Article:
To mark the 40th anniversary of author Thomas Harris’ invention of Hannibal Lecter and the 30th anniversary of “The Silence of the Lambs” – the only horror film to win Best Picture – we’re looking back at the four books and five films of the Hannibal Lecter series over nine Frightening Fridays. Next up is the “Hannibal” novel (1999):
Harris started off his Hannibal Lecter books in an almost hardboiled style, emphasizing procedural investigative work. But Hannibal is not the main dish in “Red Dragon” and “Silence of the Lambs,” where Will Graham and Clarice Starling star; he is the sumptuous side dish. In “Hannibal,” Lecter emerges front and center and Harris’ writing is no longer remotely hardboiled but instead polished, refined, cultured.
But it’s polished in a very intentional way, befitting the contemplative and meticulously planned life and movements of Lecter, one of the FBI’s 10 Most Wanted after his escape in “Silence.” Harris matches the writing style to his main character, who once again is disturbingly admirable and worth rooting for. Hannibal is not a villain we love to hate; he’s a villain we hate to love.
The author continues to pull off this trick because Hannibal likes Clarice, whom we also like. A decade after “Silence of the Lambs,” she’s now 32, an FBI agent, and still faced with the challenges that come from being female in a field dominated by men, speaking her mind and having no taste or ability for office politics. Jack Crawford remains her ally, and Krendler her enemy. As we learn in the book’s final section (at 500-plus pages and 100-plus chapters, this book is divided into six sections), Hannibal isn’t so much an advocate for Clarice’s professional advancement; rather, he hopes to help her transcend such petty concerns.
At a glance, it seems unlikely Hannibal could pull off such a thing; after all, Clarice fully believes Hannibal belongs in prison, and even admits to herself she’d be OK with law enforcement or one of Hannibal’s enemies killing him. But Harris has a knack for giving us the right details at the right time, allowing us to believe every twist of this increasingly insane story.
One key detail is that Starling can’t abide torture, and so she becomes Hannibal’s temporary ally at a key juncture. Mason Verger, on the other hand, literally keeps himself alive for the sake of seeing Hannibal tortured. Making Francis Dolarhyde and Jame Gumb seem run-of-the-mill by comparison, Verger concocts an elaborate scheme to capture Hannibal and feed him to starved wild boars, starting with his feet.
Verger himself, owing to a previous encounter with his rival sociopath Hannibal, is missing the skin on his face. He’s bedridden and kept alive by machines. “Hannibal” is on one level a pitch-black comedy, but because “Dragon” and “Lambs” are not, the slight change in tone catches a reader by surprise. We’re distracted by plausible details and a whole host of great side characters.
Among these are Verger’s musclebound lesbian sister, Margot, who has her own dark history with Mason. She’s a good example of the author’s overall aim in these books, and especially this one: to show how a person is shaped into evil by evil things that happen to them. We finally get a peek into what shaped Hannibal, too, as we learn his sister was eaten by a remote village of starving people after a Nazi raid when he was a lad.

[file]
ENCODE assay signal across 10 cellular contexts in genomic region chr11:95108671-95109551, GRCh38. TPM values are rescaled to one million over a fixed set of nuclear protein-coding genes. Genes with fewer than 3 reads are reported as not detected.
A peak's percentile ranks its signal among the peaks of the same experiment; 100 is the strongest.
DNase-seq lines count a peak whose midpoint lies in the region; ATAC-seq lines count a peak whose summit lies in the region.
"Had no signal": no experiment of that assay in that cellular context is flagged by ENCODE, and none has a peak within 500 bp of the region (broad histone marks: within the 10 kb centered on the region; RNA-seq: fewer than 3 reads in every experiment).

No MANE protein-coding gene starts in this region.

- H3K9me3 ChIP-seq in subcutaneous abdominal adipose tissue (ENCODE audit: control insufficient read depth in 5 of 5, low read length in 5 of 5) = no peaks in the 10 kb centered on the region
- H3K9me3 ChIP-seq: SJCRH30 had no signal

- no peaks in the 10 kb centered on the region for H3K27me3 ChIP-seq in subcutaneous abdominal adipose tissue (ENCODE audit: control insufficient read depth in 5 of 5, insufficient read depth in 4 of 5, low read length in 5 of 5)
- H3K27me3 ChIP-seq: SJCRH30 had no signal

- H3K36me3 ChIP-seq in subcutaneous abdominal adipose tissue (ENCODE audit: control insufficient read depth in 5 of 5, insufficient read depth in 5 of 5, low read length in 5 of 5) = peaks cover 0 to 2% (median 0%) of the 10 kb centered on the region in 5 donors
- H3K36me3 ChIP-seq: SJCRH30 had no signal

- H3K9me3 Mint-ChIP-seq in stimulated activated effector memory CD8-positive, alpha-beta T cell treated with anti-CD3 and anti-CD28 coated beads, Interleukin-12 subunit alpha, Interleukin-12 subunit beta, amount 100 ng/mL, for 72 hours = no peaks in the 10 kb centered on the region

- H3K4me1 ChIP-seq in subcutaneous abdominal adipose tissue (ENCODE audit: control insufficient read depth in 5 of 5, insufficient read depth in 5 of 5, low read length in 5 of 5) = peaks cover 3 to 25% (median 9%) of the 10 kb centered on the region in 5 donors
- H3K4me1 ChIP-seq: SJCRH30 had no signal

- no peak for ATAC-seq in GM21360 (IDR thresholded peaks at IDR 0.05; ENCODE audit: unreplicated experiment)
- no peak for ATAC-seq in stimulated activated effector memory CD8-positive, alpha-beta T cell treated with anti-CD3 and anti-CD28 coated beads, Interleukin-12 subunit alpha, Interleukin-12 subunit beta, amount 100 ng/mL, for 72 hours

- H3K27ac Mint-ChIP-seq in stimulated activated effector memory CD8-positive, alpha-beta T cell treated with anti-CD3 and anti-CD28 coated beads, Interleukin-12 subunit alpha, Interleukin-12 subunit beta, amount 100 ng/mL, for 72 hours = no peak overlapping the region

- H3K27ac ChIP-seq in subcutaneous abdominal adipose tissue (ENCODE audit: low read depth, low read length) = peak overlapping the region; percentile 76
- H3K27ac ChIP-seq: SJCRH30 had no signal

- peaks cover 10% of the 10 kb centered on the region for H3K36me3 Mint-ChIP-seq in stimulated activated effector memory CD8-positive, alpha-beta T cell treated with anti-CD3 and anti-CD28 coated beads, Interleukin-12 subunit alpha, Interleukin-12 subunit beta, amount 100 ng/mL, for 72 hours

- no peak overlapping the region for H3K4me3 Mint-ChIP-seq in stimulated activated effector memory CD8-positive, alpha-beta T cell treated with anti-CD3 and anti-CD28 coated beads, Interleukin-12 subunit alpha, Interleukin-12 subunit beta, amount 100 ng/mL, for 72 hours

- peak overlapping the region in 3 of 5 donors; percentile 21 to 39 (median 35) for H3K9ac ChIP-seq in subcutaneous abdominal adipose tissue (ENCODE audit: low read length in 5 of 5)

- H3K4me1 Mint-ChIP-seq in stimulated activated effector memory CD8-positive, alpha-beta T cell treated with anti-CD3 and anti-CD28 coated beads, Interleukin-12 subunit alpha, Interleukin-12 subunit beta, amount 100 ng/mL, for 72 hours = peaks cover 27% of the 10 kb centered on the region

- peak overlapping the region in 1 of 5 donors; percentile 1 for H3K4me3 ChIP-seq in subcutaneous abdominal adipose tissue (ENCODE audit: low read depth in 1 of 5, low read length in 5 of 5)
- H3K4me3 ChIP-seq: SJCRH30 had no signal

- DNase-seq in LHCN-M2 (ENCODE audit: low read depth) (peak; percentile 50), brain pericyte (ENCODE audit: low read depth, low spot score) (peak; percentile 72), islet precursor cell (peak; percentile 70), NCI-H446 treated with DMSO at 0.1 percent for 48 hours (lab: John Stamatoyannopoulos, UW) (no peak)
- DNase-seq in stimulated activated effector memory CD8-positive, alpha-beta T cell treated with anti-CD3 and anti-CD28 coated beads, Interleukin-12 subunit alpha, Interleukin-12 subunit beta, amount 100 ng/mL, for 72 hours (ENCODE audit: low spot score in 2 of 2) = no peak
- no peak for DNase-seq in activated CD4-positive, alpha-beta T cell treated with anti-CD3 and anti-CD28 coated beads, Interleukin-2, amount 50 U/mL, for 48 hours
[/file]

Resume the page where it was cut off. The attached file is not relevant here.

Hannibal is an undefinable monster in “Dragon,” but by this third book, he’s understandable. This is where many stories go wrong. For example, it’s an ongoing debate in the “Halloween” fan community about whether it helps or hurts the saga to give Michael Myers a human backstory and motivations. I don’t think there’s an all-purpose answer, but being intrigued by Lecter after two books, I very much welcomed this deeper dive. If you like your monsters wholly mysterious, you can stop reading after the first two books.
In “Hannibal,” Lecter is a monster and human at the same time. I think Harris achieves this balance in part because of the sheer size of the novel; Hannibal may be the main character, but we come at him from various perspectives. His ability to stay a step ahead of his enemies – not to mention his taste in cuisine, which is finally showcased — is almost inhuman. Harris earns this because he has already established Lecter’s tactics and knack for gleaning insight into people.
The most indulgent part of “Hannibal” is the Florence section, wherein once-decent, now-corrupted cop Rinaldo Pazzi aims to capture Lecter outside the bounds of the law and collect Verger’s bounty. Going by an alias, Hannibal studies and gives lectures on the dark corners of Italian history, doing so within libraries and halls that themselves date back to those dark corners. Indeed, Pazzi’s ancestor was hanged to death for a crime outside a window of the building where Dr. Lecter works.
The Florence section, though set in the book’s present, plays like a trip into the past, because even the present-day bustle is centered on tourism and museums. It unquestionably gives weight to “Hannibal,” even if the personalizing of Pazzi is not part of the main narrative track.
Harris’ switch to a grand and sweeping saga is not unwelcome, despite the fact that I had no complaints about the tight and procedure-based “Dragon” and “Lambs.” In fact, Harris whets readers’ appetites with these side trips, because we know it’s all going to converge back at a Maryland farmstead, where Verger will attempt to feed Hannibal to his pigs. As he engages our morbid curiosity, the author makes us not exactly complicit with the villains, and not exactly on the side of Hannibal, but at least on the same page as Starling. She and we are drawn further into a world even more psychologically twisted than the FBI’s office politics.